Japan (much like Australia) certainly gets its fair share of warm weather (though they do have a chilly winter to contend with) and (for one reason or another) tend to build homes which are more open and openable. You can sit on the veranda and just sit back and enjoy the environment from the comfort of your own home.

Now, Finland has rather a different environment to Australia or Japan, its not really ever hot (though the Finns seem to think differently) and if you happen to have a nice place in the countryside (the so called "summer cottage") then in the warm weather times its a full on mosquito fest out side.

Generally speaking many countryside Finnish houses look more like this:

with almost no roof overhang (looks strange to me) and often a cubic design. Makes sence logically but has all the aesthetic appeal of the Borg.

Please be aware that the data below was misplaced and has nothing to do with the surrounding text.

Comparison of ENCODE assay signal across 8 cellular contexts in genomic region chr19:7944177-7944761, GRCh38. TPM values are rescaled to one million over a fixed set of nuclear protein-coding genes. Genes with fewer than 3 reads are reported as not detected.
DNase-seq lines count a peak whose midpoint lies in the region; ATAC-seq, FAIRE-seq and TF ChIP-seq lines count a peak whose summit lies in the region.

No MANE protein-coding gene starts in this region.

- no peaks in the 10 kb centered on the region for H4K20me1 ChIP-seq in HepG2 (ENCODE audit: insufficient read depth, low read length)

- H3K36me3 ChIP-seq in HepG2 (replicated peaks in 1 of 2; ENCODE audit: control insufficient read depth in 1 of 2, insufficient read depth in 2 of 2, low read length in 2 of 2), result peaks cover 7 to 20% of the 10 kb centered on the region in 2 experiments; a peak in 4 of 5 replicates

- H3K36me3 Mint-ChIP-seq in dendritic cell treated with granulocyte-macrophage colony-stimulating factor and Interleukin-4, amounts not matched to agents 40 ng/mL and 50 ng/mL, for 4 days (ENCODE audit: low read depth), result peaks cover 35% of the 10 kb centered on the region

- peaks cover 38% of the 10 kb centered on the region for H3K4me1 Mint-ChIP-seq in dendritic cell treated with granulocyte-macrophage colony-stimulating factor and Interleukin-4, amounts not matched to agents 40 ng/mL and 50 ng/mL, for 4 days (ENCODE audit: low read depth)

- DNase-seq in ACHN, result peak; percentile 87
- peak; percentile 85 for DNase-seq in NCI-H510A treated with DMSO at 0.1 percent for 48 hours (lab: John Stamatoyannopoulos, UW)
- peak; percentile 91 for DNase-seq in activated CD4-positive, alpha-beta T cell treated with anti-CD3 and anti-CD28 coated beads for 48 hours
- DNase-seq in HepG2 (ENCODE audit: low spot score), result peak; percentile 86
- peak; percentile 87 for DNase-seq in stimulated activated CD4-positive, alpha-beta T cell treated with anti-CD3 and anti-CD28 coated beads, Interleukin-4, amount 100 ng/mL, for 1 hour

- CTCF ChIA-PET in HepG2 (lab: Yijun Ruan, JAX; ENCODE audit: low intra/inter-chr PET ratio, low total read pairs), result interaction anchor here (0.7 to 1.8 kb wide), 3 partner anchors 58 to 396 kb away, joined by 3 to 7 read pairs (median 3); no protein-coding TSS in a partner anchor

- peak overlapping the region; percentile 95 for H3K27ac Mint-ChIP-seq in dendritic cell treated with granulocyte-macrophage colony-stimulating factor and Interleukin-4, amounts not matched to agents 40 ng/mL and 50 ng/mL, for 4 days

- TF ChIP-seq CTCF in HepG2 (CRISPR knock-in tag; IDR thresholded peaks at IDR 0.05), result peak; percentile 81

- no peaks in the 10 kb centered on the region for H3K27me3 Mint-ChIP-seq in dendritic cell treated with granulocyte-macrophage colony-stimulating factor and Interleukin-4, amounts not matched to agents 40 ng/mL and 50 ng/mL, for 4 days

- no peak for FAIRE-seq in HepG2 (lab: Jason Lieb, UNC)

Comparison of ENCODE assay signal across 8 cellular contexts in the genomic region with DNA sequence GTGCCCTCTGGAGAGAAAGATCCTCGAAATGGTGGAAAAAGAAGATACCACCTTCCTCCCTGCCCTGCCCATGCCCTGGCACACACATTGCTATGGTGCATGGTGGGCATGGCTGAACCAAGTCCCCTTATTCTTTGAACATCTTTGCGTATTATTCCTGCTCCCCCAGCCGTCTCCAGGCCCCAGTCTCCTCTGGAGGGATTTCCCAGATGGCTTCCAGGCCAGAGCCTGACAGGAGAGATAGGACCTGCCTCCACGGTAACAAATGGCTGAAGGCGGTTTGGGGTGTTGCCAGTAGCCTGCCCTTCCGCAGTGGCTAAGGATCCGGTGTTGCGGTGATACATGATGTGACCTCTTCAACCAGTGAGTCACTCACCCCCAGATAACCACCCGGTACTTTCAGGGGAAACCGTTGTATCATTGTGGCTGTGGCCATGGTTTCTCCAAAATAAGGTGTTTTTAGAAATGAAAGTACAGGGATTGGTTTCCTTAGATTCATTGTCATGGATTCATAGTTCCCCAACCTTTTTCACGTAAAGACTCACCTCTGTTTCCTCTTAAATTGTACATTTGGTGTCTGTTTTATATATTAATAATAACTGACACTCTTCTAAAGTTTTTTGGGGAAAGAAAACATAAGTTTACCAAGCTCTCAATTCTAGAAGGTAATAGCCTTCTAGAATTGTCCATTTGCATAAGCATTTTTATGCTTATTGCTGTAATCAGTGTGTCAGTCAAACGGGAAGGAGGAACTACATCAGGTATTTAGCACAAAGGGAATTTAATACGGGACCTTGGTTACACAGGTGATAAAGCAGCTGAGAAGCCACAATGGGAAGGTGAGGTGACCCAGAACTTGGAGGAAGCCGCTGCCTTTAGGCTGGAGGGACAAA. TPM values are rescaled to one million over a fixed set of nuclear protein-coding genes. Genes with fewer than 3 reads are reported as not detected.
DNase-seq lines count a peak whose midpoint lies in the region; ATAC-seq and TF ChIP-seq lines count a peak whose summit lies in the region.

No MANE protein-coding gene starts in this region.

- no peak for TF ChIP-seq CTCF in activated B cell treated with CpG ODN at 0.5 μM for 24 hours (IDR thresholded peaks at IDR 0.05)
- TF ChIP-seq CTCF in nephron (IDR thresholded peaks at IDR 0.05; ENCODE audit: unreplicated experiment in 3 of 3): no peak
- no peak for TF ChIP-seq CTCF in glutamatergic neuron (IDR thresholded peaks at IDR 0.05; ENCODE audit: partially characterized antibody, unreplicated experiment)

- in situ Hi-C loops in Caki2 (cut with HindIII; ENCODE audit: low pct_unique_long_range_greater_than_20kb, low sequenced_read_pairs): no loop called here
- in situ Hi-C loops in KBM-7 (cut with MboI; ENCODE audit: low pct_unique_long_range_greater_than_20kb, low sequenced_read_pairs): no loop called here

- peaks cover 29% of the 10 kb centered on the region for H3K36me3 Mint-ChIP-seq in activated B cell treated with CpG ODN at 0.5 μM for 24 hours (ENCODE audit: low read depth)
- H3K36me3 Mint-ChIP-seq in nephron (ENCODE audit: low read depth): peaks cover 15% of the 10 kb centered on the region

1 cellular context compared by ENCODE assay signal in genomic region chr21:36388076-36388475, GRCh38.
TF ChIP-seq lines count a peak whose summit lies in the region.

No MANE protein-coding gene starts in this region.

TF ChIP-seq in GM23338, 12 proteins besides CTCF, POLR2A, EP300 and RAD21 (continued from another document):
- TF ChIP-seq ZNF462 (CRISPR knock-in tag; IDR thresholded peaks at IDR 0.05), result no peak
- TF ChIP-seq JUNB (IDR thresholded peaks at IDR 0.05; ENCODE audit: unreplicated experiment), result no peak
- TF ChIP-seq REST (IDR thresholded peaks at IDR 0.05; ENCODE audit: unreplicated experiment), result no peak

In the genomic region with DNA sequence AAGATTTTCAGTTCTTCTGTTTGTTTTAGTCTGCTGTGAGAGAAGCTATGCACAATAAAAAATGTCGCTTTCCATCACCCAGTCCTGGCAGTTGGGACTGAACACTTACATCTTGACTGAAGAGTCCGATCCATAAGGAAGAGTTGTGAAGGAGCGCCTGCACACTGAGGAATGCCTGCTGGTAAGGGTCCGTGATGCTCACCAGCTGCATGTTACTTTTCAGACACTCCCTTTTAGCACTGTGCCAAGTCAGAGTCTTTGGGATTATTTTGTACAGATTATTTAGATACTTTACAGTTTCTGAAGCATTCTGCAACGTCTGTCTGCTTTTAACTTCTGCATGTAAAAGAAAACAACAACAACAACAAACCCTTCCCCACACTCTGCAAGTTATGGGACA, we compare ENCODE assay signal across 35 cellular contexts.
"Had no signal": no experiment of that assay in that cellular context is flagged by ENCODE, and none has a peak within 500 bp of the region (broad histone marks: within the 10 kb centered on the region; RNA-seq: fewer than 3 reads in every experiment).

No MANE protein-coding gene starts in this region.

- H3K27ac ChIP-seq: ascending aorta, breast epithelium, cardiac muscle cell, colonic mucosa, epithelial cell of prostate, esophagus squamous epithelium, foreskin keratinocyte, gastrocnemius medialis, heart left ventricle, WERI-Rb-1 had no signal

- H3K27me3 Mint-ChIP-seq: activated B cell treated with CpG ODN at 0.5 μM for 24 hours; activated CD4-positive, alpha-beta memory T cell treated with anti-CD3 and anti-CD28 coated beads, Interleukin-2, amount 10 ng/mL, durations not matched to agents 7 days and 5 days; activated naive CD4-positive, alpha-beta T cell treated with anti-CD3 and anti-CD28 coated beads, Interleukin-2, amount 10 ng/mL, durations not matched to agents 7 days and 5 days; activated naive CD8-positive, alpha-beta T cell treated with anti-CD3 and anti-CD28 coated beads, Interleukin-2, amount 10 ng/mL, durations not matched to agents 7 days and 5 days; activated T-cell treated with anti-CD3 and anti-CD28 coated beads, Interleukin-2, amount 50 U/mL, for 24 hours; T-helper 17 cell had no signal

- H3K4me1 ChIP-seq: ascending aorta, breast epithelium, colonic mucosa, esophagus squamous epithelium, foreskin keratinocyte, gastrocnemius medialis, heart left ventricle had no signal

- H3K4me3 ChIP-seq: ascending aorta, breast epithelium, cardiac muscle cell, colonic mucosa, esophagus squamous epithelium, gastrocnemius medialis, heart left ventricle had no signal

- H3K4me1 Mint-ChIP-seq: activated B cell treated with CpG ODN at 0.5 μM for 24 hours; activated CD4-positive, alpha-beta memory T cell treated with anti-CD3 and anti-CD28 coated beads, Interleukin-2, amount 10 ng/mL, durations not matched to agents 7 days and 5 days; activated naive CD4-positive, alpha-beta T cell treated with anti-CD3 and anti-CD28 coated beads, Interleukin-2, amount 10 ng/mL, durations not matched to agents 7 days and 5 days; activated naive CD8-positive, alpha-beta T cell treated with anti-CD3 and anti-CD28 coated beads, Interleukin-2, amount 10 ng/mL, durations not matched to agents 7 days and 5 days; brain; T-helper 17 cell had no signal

Some things to note in this picture:

* the front entry is much like a spaceship air lock. It allows you to open the door to go in and out, without releasing any air from the house.

* next to no roof overhang (lucky there is little wind here so the walls don't get wet from the rain)

* not much in the way of guttering (well, it doesn't really rain here, and for quite some period of the year the water is not in a liquid form anyway)

* windows are typically double or triple glazed and may not be practically openable, although there is usually a small slit window on the side that can be opened.